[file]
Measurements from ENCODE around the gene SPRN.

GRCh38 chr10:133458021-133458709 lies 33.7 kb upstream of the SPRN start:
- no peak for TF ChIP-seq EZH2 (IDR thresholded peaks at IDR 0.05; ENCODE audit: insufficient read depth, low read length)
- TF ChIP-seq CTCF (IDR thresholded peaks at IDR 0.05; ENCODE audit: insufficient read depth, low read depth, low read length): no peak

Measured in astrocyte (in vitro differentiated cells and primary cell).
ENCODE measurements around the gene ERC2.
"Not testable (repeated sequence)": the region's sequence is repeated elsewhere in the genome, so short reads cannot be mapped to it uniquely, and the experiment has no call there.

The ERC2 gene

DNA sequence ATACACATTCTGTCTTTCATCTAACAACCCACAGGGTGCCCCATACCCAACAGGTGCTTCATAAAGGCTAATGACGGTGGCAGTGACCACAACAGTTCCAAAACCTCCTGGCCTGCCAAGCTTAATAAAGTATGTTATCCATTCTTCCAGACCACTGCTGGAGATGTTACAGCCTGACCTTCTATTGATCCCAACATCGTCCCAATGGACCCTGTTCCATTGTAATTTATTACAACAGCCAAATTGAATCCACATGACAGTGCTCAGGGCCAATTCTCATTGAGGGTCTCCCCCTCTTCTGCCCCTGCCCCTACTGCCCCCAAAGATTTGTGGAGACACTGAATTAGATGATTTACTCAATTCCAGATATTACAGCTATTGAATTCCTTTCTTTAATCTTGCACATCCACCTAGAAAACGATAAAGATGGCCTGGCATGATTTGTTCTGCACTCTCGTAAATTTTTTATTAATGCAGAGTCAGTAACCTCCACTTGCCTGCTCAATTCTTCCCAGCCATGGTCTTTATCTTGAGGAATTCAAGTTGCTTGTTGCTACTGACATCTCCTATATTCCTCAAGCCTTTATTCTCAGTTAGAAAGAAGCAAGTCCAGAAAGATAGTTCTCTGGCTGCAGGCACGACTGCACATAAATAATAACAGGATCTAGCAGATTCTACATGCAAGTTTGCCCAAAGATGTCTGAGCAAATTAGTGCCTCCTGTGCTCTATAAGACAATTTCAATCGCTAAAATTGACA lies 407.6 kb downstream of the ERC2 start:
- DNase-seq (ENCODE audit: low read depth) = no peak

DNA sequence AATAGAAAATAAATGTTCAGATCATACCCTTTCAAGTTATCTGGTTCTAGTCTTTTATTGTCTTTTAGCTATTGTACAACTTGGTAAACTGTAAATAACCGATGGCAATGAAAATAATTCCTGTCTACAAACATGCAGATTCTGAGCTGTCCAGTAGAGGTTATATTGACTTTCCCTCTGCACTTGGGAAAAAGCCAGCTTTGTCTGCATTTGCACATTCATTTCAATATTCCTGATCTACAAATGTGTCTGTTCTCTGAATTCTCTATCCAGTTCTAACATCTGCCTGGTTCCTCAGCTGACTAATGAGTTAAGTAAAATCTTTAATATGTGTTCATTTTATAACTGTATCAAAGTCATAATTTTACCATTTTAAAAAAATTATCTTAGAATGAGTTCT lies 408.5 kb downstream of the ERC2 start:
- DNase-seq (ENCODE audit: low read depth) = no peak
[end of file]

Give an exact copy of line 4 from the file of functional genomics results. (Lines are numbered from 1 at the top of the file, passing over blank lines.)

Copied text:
- TF ChIP-seq CTCF (IDR thresholded peaks at IDR 0.05; ENCODE audit: insufficient read depth, low read depth, low read length): no peak